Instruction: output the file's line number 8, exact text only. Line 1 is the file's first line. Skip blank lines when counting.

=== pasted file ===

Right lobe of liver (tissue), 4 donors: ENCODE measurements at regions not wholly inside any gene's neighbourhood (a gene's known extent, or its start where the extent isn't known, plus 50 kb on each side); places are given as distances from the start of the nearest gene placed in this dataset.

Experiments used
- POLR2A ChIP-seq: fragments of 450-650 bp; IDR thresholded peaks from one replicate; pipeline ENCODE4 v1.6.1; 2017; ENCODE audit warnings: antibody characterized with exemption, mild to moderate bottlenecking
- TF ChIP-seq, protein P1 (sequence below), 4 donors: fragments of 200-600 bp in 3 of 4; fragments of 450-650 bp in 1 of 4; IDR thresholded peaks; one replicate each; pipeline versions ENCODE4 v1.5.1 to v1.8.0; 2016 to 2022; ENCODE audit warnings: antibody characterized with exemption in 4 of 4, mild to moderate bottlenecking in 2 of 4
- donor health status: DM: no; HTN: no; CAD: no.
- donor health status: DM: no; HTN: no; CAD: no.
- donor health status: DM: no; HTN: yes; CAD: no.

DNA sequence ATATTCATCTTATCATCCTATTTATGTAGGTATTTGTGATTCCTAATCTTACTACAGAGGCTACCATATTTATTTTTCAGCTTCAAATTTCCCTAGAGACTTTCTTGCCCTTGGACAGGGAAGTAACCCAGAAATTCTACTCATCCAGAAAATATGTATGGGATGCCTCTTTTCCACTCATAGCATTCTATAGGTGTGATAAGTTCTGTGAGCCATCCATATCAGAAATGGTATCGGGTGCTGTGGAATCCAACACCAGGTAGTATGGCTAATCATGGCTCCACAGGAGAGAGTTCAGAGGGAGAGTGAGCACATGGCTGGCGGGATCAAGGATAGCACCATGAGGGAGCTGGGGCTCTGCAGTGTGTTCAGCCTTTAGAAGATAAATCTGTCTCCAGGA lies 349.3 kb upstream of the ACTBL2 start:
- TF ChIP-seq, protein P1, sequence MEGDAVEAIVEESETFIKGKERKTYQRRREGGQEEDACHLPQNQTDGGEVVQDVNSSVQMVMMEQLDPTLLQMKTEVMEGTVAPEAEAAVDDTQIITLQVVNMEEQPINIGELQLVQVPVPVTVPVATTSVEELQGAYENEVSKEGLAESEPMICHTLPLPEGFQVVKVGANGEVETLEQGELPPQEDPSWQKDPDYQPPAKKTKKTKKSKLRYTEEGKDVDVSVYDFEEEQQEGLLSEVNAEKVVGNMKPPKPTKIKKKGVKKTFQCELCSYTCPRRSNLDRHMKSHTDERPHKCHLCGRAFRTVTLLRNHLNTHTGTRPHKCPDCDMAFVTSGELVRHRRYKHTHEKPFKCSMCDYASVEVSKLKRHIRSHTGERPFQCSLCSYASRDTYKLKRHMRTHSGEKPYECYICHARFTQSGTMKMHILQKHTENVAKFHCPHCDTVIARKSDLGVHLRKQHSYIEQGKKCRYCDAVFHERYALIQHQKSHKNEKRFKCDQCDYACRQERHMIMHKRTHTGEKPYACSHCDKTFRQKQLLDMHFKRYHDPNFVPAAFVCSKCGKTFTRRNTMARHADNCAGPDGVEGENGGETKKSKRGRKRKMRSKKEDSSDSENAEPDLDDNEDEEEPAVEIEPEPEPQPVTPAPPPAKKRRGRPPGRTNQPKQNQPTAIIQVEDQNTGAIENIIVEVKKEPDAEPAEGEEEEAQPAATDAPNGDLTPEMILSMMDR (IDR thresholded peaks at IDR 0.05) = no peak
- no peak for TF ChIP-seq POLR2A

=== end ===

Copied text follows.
DNA sequence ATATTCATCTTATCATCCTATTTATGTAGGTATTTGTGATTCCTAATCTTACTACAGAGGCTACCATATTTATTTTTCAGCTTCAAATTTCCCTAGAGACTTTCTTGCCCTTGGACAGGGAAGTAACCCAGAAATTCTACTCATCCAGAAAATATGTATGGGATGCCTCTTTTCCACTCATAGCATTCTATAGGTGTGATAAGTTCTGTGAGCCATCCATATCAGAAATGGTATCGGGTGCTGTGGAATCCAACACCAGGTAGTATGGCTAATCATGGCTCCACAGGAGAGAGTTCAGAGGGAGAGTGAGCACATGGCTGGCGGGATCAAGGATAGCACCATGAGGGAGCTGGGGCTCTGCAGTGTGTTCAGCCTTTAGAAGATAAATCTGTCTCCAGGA lies 349.3 kb upstream of the ACTBL2 start: